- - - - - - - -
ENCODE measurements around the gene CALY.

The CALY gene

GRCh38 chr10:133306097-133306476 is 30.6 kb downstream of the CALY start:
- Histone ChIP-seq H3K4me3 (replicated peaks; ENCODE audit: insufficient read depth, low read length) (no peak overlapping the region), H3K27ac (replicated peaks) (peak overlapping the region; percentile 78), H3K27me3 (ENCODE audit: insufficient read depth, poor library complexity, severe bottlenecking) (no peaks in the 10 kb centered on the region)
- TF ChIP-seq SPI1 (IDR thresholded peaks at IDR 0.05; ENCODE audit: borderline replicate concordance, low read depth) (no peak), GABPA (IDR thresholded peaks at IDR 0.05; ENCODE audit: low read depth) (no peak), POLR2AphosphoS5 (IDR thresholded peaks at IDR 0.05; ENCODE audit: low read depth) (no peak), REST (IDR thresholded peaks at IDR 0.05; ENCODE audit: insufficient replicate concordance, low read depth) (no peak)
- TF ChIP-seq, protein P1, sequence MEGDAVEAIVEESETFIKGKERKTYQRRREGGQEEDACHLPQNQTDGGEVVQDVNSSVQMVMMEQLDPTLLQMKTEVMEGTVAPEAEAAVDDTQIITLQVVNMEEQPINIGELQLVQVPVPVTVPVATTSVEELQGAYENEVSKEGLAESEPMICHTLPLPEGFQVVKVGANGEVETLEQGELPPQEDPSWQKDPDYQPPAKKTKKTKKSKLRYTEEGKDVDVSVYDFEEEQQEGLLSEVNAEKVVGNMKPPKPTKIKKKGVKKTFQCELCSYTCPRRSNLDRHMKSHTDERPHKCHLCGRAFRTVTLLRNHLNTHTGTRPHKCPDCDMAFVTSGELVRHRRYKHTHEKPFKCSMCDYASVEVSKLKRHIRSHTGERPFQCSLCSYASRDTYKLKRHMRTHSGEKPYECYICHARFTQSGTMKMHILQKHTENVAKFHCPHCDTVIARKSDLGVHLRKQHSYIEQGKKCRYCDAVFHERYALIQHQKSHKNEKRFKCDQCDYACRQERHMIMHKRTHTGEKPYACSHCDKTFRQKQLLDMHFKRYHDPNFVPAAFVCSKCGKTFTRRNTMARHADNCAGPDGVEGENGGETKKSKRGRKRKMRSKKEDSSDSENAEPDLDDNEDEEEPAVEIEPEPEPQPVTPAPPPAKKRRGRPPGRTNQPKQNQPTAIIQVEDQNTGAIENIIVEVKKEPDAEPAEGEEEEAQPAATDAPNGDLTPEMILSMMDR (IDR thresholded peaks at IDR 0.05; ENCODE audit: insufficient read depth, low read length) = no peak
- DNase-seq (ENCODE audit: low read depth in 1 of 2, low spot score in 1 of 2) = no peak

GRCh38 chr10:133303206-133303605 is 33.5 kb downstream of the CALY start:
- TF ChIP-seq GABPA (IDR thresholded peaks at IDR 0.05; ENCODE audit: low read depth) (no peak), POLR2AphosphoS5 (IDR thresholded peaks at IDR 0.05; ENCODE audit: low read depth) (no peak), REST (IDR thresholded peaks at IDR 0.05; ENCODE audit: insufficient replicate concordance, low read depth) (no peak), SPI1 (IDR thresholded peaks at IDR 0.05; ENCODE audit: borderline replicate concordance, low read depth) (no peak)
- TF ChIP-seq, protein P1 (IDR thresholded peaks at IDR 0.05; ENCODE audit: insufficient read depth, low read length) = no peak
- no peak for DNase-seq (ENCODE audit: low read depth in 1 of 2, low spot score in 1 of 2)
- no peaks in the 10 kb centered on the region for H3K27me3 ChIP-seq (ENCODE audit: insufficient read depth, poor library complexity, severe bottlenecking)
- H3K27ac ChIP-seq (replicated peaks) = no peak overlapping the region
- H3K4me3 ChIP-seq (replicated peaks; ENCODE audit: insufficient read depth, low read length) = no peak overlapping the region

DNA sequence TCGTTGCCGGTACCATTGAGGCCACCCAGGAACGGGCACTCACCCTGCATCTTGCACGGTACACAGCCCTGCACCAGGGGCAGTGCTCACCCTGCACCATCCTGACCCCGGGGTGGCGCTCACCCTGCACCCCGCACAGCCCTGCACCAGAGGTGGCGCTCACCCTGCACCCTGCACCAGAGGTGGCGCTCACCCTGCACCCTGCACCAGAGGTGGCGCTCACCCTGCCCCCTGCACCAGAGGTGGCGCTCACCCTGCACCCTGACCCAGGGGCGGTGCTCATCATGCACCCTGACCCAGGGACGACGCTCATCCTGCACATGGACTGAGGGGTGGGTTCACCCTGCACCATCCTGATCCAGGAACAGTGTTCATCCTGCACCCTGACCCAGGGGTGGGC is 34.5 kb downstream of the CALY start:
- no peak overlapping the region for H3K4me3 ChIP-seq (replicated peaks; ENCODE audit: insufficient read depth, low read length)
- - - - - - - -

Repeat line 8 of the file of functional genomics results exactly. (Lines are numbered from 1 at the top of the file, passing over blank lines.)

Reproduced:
GRCh38 chr10:133303206-133303605 is 33.5 kb downstream of the CALY start: